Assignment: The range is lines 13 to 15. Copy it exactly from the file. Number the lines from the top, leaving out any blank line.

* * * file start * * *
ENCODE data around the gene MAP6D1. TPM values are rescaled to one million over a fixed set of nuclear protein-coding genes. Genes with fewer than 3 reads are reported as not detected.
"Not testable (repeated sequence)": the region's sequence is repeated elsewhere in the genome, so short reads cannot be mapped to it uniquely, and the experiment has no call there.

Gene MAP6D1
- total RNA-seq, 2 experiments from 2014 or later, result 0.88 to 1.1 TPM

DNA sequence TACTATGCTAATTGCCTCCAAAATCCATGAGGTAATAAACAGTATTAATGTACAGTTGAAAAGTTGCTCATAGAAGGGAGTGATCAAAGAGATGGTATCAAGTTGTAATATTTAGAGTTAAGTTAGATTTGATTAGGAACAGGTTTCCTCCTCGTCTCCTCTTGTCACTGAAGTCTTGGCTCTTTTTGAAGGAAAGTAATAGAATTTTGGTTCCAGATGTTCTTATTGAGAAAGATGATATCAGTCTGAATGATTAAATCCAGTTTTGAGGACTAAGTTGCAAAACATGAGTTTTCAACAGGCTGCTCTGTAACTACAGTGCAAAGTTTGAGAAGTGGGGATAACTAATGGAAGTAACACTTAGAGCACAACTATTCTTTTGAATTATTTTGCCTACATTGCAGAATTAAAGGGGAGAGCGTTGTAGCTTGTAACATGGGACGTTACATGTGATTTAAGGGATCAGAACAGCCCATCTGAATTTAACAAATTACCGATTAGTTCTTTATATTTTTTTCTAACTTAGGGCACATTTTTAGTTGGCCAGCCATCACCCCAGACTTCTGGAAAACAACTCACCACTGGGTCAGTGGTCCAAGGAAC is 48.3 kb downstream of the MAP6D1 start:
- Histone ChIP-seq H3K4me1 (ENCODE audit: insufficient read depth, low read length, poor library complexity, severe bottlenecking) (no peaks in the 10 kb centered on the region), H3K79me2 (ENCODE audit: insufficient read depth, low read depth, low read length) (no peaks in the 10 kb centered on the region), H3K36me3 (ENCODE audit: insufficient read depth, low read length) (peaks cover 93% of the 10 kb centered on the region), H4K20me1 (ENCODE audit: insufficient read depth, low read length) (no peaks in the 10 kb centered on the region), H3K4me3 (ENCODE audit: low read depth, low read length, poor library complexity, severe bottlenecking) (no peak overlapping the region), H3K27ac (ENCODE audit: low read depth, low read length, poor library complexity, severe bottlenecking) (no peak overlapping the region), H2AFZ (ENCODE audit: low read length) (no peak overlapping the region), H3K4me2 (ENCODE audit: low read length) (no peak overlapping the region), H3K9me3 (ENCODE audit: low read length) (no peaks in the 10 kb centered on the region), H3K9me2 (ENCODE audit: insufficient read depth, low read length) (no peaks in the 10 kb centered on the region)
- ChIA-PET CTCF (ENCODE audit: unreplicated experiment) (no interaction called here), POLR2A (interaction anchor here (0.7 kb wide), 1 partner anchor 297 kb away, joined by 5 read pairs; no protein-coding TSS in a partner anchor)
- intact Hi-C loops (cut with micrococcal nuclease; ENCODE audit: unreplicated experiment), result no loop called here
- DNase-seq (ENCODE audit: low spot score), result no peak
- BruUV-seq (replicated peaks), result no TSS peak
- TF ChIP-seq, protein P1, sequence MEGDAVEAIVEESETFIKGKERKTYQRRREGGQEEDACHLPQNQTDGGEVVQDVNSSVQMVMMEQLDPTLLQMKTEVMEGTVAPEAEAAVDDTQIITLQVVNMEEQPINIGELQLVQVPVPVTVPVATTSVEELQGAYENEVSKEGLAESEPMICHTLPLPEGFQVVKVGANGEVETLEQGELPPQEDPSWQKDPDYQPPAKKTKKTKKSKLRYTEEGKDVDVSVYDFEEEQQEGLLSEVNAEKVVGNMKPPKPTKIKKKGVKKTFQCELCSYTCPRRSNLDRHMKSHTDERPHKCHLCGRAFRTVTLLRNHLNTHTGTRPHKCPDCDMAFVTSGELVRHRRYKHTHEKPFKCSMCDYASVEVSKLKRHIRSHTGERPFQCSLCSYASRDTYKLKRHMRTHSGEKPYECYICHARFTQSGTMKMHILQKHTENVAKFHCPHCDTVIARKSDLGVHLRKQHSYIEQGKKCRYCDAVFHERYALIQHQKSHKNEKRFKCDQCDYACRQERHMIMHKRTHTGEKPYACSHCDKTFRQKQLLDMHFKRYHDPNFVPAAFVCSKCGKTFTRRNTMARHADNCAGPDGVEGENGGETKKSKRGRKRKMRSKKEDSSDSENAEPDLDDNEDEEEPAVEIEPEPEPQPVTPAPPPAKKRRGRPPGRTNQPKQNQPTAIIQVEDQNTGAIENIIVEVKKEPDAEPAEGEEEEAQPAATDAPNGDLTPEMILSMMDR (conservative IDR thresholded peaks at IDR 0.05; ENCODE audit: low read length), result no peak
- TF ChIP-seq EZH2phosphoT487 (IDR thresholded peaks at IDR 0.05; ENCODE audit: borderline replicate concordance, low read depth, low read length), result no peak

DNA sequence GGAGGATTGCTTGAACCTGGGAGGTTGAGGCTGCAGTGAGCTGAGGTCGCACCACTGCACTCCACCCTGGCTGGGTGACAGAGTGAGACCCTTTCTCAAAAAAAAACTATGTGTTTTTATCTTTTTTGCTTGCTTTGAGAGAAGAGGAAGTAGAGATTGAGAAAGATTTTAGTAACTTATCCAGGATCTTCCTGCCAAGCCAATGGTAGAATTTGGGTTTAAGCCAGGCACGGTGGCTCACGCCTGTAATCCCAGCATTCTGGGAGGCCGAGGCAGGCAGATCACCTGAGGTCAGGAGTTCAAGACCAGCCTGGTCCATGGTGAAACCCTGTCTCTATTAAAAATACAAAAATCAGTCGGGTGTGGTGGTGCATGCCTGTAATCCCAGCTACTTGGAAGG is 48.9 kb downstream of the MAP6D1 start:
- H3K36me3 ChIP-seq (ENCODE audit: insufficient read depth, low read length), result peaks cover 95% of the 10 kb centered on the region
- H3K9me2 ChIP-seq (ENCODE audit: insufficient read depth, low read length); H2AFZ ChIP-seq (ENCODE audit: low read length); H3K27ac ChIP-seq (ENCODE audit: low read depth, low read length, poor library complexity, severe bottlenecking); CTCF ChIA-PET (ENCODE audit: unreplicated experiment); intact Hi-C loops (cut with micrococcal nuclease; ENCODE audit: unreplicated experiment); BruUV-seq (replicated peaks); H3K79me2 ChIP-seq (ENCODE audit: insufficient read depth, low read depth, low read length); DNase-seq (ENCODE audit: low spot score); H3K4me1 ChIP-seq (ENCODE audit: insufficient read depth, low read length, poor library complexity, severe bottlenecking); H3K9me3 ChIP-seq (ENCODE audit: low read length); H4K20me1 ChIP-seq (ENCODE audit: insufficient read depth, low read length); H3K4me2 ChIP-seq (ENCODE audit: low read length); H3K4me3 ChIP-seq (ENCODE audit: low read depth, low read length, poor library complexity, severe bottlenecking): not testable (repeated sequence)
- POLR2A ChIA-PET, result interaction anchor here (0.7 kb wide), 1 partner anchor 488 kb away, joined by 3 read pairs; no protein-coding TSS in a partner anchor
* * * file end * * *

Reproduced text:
DNA sequence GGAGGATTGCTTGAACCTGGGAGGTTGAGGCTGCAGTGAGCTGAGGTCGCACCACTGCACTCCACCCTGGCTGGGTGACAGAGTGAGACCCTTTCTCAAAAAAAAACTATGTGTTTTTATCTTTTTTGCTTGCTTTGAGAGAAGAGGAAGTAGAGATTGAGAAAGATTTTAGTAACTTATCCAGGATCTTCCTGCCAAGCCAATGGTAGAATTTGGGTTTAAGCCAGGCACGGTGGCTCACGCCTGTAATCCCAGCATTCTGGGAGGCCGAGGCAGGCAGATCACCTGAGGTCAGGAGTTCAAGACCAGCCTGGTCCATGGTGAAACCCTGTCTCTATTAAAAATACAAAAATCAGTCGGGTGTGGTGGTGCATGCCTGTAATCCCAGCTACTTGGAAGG is 48.9 kb downstream of the MAP6D1 start:
- H3K36me3 ChIP-seq (ENCODE audit: insufficient read depth, low read length), result peaks cover 95% of the 10 kb centered on the region
- H3K9me2 ChIP-seq (ENCODE audit: insufficient read depth, low read length); H2AFZ ChIP-seq (ENCODE audit: low read length); H3K27ac ChIP-seq (ENCODE audit: low read depth, low read length, poor library complexity, severe bottlenecking); CTCF ChIA-PET (ENCODE audit: unreplicated experiment); intact Hi-C loops (cut with micrococcal nuclease; ENCODE audit: unreplicated experiment); BruUV-seq (replicated peaks); H3K79me2 ChIP-seq (ENCODE audit: insufficient read depth, low read depth, low read length); DNase-seq (ENCODE audit: low spot score); H3K4me1 ChIP-seq (ENCODE audit: insufficient read depth, low read length, poor library complexity, severe bottlenecking); H3K9me3 ChIP-seq (ENCODE audit: low read length); H4K20me1 ChIP-seq (ENCODE audit: insufficient read depth, low read length); H3K4me2 ChIP-seq (ENCODE audit: low read length); H3K4me3 ChIP-seq (ENCODE audit: low read depth, low read length, poor library complexity, severe bottlenecking): not testable (repeated sequence)